A former Head of English, Lynette gave up her career in education almost three years ago in order to focus on her writing. Since then she has published three contemporary romances: The Apple Tree (December 2011), which won the grand prize in Inspired Romance Novels' writing contest; Wishful Thinking (April 2012) and Shopping for Love (June 2012). In Loving Hate (November 2012) is her first romantic suspense and a more speculative psychological drama, Killing Jenna Crane, is due for release next month.
Lynette lives with her family in an early Victorian cottage in a historic village in Surrey. When not writing, she is an avid reader, loves catching with friends, films and the theatre and can occasionally be seen trying to tame her rather wild garden and keeping the family's eccentric cat out of trouble.
Should we like our heroes and heroines?
I reviewed a novel recently which I thoroughly enjoyed reading, but it occurred to me part-way through it that I really couldn't warm to the main character. This in no way spoiled my enjoyment of the story and nor did it affect my rating, but it did make me wonder whether the writer wanted me to like her or not. It also got me thinking about whether other readers need to be able to like and empathise with the hero or heroine, especially in romances.
This in turn made me think back over some of the reviews of my stories which criticised the hero or heroine and the readers made their feelings evident in their ratings. One reader shocked me by accusing one of my heroines - who had been pressured into becoming a doctor and later regretted it and yearned to leave the profession - of being thoroughly selfish for having taken up a place at med school and depriving someone else! I simply hadn't considered that when I portrayed her unhappiness and dissatisfaction. My aim was to create sympathy for her situation, not anger.
Another reviewer said one of my heroines "tended to act TSTL for a little", which my son had to translate as meaning "too stupid to live". I still smile at that. My heroes too have come in for criticism at times. One was reprimanded for being unintentionally thoughtless in forgetting to mention something to the heroine (which he had dismissed as trivial) and another for going against his own principles after criticising the fault in someone else. I dread to think what readers will make of the main character of my forthcoming release Killing Jenna Crane - he's a famous and successful author who is decidedly unlikeable - and that's quite deliberate!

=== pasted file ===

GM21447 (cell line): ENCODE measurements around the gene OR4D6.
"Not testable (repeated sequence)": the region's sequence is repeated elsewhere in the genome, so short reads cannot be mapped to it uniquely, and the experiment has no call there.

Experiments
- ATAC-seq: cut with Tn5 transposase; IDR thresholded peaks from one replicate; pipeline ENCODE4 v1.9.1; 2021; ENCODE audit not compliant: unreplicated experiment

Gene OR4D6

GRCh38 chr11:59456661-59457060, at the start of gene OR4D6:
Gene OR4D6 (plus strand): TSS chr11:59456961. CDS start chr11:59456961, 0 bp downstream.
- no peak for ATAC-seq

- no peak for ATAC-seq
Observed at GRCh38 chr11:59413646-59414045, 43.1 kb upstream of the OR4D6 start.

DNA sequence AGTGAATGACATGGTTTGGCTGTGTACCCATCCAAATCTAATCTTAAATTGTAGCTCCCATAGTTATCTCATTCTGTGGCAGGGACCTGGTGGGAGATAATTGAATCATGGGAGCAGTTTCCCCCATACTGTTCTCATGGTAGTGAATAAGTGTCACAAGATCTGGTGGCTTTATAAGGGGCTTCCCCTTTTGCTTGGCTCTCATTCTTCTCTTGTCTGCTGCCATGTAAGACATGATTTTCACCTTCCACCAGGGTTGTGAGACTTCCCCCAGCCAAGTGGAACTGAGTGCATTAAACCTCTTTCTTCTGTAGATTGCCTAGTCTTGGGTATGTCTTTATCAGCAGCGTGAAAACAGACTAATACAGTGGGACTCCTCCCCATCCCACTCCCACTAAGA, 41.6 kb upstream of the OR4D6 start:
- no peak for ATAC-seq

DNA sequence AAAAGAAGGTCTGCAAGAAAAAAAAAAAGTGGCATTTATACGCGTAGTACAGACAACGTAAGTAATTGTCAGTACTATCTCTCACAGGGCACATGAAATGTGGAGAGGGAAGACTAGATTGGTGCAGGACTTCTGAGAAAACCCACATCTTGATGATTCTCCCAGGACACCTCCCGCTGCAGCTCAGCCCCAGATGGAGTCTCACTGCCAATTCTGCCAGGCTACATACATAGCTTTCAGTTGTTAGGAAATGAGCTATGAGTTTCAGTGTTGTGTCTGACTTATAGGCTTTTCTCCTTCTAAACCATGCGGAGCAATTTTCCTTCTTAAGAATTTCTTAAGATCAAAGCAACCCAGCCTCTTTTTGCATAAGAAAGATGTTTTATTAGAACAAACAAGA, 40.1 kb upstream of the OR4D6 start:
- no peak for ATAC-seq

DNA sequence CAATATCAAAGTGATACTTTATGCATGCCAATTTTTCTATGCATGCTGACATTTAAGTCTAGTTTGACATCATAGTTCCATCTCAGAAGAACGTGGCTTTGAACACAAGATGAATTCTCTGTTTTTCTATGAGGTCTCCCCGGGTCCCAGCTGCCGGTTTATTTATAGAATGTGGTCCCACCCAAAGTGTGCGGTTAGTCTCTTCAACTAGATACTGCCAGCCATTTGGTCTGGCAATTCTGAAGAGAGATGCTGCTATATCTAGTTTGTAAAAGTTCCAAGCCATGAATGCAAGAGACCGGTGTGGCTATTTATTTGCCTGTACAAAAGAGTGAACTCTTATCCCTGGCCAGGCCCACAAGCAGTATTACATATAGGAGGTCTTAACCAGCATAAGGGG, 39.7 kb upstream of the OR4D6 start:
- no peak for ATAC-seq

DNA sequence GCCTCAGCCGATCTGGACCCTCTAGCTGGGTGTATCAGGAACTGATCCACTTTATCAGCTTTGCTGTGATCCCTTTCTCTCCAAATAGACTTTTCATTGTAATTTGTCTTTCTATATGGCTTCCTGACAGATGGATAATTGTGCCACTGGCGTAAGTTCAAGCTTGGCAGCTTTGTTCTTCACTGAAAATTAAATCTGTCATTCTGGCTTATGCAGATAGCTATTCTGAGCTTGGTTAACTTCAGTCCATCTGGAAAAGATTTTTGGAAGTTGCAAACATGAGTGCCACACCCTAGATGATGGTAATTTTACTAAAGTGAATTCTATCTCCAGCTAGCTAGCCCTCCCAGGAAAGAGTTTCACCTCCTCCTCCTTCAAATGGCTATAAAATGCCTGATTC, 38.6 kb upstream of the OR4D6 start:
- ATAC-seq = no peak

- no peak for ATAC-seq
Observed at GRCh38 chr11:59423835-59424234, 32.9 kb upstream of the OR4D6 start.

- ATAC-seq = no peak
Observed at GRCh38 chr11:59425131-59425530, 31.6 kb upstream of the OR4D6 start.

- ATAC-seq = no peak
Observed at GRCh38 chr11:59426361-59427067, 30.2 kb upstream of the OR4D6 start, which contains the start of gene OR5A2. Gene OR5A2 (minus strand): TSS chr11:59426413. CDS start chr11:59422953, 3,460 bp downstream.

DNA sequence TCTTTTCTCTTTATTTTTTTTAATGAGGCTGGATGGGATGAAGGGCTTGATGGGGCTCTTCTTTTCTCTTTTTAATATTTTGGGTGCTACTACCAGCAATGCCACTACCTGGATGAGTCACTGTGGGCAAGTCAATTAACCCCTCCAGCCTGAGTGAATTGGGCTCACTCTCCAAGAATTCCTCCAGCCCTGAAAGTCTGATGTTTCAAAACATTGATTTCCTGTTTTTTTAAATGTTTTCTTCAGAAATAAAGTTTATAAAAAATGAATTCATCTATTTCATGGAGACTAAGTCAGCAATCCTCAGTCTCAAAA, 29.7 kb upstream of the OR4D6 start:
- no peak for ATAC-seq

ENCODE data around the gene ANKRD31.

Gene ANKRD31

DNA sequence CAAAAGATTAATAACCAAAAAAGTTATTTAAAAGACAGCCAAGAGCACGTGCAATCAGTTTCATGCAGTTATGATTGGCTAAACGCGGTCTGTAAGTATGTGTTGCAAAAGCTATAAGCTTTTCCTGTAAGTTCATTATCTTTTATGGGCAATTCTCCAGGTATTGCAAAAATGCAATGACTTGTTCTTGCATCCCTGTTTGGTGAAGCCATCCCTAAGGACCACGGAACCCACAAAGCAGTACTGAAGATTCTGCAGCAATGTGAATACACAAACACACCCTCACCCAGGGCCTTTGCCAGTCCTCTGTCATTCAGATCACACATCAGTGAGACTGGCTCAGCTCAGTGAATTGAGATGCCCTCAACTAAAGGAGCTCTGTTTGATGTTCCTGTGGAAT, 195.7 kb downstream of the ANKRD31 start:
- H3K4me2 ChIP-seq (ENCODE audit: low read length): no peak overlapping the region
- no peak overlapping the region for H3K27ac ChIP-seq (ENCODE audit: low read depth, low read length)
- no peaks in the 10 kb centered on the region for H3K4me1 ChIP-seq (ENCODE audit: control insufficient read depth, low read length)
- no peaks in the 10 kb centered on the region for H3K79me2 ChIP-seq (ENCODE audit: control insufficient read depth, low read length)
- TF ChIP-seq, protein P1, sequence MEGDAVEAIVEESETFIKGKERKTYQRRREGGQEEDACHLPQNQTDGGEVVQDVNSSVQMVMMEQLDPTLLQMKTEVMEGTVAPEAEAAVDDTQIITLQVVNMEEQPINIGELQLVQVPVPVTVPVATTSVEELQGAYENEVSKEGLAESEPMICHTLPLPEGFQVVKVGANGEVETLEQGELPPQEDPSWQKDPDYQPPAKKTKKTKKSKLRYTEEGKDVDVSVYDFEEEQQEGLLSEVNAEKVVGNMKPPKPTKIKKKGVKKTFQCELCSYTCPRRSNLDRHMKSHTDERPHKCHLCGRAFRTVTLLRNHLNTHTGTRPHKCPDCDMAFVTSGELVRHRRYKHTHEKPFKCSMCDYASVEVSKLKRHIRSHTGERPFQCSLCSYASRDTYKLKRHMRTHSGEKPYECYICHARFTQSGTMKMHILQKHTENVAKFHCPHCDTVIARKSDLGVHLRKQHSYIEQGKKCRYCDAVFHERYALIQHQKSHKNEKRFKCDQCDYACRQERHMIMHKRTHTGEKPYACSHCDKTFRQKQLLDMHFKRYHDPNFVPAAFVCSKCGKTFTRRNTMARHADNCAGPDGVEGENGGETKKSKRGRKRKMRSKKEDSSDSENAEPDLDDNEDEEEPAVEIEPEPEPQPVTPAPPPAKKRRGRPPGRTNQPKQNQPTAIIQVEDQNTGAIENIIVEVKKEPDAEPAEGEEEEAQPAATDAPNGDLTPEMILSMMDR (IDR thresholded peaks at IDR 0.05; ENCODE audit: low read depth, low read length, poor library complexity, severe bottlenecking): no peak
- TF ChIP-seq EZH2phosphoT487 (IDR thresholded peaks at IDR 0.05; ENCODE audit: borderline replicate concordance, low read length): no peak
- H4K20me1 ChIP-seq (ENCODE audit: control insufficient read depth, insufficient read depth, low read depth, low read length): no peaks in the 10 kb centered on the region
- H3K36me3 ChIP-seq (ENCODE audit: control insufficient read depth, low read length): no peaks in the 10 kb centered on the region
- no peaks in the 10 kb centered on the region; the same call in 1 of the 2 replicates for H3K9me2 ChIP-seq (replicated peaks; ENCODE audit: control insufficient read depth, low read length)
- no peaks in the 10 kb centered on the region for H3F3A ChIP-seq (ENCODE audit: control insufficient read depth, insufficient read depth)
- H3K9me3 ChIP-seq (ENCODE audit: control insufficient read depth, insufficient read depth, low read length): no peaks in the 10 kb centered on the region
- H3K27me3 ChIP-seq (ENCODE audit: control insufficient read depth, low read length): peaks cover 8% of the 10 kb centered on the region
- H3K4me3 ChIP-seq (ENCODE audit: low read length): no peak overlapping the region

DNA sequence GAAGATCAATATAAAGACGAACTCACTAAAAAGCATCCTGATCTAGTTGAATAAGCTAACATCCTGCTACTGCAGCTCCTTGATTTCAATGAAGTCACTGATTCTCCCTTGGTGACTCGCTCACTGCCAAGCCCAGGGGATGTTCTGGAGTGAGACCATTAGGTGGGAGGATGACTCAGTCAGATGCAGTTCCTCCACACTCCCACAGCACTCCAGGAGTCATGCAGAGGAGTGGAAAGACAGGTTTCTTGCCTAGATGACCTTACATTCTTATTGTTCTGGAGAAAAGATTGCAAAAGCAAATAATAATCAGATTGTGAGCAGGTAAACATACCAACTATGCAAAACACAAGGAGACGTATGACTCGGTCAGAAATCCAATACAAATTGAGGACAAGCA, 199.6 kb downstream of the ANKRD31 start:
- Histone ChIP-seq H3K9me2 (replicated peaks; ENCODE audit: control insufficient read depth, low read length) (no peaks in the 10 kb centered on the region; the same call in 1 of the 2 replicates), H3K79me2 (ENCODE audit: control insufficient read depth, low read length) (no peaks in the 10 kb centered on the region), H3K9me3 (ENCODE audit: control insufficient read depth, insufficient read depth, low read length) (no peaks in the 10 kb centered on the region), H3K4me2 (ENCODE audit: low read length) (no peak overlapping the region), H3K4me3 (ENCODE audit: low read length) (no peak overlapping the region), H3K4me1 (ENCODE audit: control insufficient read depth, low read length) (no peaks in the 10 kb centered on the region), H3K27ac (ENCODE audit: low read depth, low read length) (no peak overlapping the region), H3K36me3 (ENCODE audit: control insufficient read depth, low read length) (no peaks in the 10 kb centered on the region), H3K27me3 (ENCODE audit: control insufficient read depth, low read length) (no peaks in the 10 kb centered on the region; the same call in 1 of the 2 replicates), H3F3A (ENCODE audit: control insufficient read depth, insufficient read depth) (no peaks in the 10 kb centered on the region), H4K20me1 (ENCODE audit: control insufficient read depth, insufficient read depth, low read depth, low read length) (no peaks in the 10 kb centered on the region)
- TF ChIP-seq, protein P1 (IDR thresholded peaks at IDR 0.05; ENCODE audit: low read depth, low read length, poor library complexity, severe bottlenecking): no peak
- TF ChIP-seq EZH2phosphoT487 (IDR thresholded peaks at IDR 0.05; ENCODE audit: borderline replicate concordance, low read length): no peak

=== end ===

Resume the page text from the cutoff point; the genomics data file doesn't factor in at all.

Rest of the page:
Fortunately, however, on the whole, readers seem to connect with my characters and feel they can relate to them and that pleases me enormously. They hate my villains, which is as it should be, empathise with my heroines and some even develop crushes on my heroes. One of the sweetest comments I received was from a reader who said: "I want to find my own Nicholas. If I ever find anyone half as decent and loving as that man then I will be a happy woman."
I would love to hear opinions from readers and writers on this subject. Should we like our heroes and heroines as writers and how important is it for us to like them as readers?
In Loving Hate - released 09 November 2012
How far will the rich and powerful go in order to achieve their goals? That is the question Lyssa must decide when she finds herself caught between two formidable adversaries: powerful business tycoon and shipping magnate, Alex Andrakis and close childhood friend, ‘Dynamic’ Nell Winters, brewery heiress and prolific businesswoman.
Following the failure of her marriage in Greece, Lyssa returns to her family home in London, to discover that her mother, a once-celebrated actress, is now facing crippling debts. When Lyssa begins to investigate these, she becomes embroiled in the intricate business dealings of Nell and her arch-rival Alex. Irresistibly drawn towards widower Alex and his unhappy young son, Lyssa begins to uncover some unexpected and disturbing facts.
The more involved she becomes, the more shocking are the discoveries she makes. The conflicts culminate in a frightening battle for survival as Lyssa finds herself the prime target between the possessive Nell and obsessive Alex. With her loyalties deeply divided, can Lyssa make the right choice for everyone concerned?
Find out more about Lynette at her blog and website:
Thanks so much for being our Friday Friend today, Lyn - and we wish you every success with your all your books. Shopping for Love is definitely my favourite so far, but I haven't read your latest release yet!